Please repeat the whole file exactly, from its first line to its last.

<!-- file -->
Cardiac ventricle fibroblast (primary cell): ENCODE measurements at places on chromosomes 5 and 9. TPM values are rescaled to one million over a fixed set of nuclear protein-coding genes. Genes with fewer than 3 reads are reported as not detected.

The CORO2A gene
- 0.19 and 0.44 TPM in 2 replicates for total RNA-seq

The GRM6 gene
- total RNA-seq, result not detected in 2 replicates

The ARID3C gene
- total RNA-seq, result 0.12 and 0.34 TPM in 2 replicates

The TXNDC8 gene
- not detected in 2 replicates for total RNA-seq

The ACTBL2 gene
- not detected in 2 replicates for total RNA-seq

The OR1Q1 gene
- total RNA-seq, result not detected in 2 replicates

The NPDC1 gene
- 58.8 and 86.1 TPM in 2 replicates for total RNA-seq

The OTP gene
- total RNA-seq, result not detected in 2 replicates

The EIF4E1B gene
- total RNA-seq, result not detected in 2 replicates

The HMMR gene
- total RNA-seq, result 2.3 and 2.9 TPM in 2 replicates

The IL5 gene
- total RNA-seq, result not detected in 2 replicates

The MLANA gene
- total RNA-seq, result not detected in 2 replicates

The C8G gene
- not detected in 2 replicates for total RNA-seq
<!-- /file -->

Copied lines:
Cardiac ventricle fibroblast (primary cell): ENCODE measurements at places on chromosomes 5 and 9. TPM values are rescaled to one million over a fixed set of nuclear protein-coding genes. Genes with fewer than 3 reads are reported as not detected.

The CORO2A gene
- 0.19 and 0.44 TPM in 2 replicates for total RNA-seq

The GRM6 gene
- total RNA-seq, result not detected in 2 replicates

The ARID3C gene
- total RNA-seq, result 0.12 and 0.34 TPM in 2 replicates

The TXNDC8 gene
- not detected in 2 replicates for total RNA-seq

The ACTBL2 gene
- not detected in 2 replicates for total RNA-seq

The OR1Q1 gene
- total RNA-seq, result not detected in 2 replicates

The NPDC1 gene
- 58.8 and 86.1 TPM in 2 replicates for total RNA-seq

The OTP gene
- total RNA-seq, result not detected in 2 replicates

The EIF4E1B gene
- total RNA-seq, result not detected in 2 replicates

The HMMR gene
- total RNA-seq, result 2.3 and 2.9 TPM in 2 replicates

The IL5 gene
- total RNA-seq, result not detected in 2 replicates

The MLANA gene
- total RNA-seq, result not detected in 2 replicates

The C8G gene
- not detected in 2 replicates for total RNA-seq